A team led by scientists at the Institute of Research in Hunting Resources (a joint centre of the Consejo Superior de Investigaciones Científicas (CSIC), the University of Castilla-La Mancha and the Junta de comunidades de Castilla-La Mancha) he has studied the impact of the lynx on predators such as the fox and the ichneumon . The findings, which are published in the journal Biological Conservation, show that the abundance of these mesopredadores was reduced following the restoration of lynx.
Superdepredadores as the lynx play a key role in the operation and structuring ecosystems , which control the dams and maintain the biodiversity. "However, the consideration of their impact may be positive, particularly in landscapes humanized , is controversial. The absence of experimental approaches is behind this controversy, and focuses on the social acceptance of the recovery of these species," explains José Jiménez, Institute of Research in Hunting Resources.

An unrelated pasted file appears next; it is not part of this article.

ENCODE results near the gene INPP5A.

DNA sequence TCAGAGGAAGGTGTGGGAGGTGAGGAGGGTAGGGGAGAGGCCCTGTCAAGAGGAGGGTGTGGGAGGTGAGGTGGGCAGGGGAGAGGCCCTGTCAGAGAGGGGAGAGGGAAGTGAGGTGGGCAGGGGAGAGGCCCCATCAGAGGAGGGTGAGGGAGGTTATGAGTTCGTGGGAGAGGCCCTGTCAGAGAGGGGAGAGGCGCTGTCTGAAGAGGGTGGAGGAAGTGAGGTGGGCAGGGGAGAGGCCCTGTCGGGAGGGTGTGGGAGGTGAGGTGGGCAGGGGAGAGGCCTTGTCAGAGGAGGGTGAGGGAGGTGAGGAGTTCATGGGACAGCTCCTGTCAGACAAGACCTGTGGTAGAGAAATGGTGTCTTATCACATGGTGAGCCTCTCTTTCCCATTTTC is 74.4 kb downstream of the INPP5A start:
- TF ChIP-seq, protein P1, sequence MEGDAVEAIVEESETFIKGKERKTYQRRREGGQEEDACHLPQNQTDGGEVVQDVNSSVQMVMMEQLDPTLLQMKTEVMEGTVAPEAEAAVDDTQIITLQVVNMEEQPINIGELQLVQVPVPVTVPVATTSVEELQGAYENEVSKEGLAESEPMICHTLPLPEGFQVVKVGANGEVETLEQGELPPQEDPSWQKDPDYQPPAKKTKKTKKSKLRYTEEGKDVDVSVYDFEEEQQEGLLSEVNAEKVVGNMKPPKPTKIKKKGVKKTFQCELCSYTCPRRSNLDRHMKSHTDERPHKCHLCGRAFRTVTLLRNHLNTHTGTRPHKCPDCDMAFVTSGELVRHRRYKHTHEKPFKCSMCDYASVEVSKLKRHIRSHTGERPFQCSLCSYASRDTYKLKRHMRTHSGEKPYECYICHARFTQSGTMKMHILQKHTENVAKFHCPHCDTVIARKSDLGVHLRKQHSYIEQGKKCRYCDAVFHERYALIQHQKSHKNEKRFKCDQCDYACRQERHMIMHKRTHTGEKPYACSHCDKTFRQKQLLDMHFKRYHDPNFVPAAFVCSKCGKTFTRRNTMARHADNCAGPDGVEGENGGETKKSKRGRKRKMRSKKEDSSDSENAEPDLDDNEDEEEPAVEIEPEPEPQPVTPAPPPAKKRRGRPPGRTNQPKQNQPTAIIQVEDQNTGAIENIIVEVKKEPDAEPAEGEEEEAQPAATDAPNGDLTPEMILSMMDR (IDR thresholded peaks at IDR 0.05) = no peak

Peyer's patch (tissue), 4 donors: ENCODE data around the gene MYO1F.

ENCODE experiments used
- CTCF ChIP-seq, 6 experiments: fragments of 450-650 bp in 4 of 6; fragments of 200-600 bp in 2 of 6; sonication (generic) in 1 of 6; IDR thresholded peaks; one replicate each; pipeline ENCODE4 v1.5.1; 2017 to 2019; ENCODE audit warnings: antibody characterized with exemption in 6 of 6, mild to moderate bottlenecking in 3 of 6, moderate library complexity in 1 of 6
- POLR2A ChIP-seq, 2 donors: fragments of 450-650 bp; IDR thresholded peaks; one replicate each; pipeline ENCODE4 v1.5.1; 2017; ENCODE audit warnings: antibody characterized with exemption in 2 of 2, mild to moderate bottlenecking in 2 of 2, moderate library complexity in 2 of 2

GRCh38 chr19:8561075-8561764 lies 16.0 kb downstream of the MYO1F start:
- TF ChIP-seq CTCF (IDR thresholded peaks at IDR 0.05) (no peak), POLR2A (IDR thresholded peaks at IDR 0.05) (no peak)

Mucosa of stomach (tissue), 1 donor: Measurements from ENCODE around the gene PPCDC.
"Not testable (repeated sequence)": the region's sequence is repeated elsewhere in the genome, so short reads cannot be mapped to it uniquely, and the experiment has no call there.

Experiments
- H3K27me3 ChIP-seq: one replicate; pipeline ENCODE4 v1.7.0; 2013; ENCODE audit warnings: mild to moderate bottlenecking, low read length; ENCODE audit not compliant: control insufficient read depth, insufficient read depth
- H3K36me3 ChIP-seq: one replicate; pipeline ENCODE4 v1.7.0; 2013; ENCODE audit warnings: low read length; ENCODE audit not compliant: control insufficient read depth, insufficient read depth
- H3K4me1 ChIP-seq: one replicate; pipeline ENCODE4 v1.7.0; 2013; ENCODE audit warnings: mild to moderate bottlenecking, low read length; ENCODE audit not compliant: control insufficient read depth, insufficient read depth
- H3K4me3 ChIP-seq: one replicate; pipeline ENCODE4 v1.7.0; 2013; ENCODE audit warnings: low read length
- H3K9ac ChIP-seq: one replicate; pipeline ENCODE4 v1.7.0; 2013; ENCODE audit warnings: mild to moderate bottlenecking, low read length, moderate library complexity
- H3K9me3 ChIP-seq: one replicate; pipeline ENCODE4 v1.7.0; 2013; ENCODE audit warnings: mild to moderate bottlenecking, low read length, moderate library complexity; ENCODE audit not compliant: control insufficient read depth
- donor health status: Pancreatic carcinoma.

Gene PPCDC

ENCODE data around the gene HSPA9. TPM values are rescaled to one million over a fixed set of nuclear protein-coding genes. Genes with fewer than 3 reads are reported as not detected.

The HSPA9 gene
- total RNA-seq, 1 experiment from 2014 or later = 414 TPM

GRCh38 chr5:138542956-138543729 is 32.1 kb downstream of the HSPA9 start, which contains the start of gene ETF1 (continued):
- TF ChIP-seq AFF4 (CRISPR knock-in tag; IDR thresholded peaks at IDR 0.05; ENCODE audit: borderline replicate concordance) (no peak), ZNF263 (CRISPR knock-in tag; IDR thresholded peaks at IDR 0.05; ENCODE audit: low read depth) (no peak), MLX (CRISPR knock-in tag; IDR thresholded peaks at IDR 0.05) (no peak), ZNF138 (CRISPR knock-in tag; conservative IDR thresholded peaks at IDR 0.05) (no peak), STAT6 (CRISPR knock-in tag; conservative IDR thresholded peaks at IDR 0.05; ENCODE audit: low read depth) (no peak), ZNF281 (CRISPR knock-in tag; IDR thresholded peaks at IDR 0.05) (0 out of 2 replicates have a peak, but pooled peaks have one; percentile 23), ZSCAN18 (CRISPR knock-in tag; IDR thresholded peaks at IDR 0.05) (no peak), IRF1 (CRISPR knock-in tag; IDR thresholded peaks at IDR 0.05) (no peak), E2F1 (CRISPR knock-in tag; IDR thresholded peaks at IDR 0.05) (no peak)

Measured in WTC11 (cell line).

The team of scientists, in a study over three years funded by the Ministry for the Ecological Transition, has shown how the abundances of mesopredadores were reduced after the restoration of a superdepredador, with evidence of positive effects in cascade in the trophic levels below, that is to say, in the abundance of prey species like the rabbit and the partridge .
After the reintroduction of the iberian lynx in the Valle de Matachel (Badajoz) there was a reduction in the abundance of foxes and meloncillos of approximately 80%. In the study area, the establishment of a male and a female territorial and their offspring, due to the disappearance of 19 foxes, 11 meloncillos, 3 garduñas and 1 cat asilvestrado the second year after reintroduction. "This change in the community of carnivore s he was linked to the recovery of the rabbit and red-legged partridge in the areas occupied by the lynx. The reduction of the consumption of rabbit by the entire community of carnivores was estimated to be 55.6%," notes the study.
"These researches show a positive impact of reintroductions, not only in the conservation status of the lynx, but also the restoration of its functionality organic," adds Jimenez. The expert highlights, in addition, how "supports the social acceptance of re-introductions of the iberian lynx, which is critical to their future."
The study has counted with the collaboration of TRAGSATEC, the Ministry for the Ecological Transition, the regional government of Extremadura, the CBD-Habitat, the Biological Station of Doñana CSIC and University of Oviedo.Updated Date: 27 September 2019, 15:02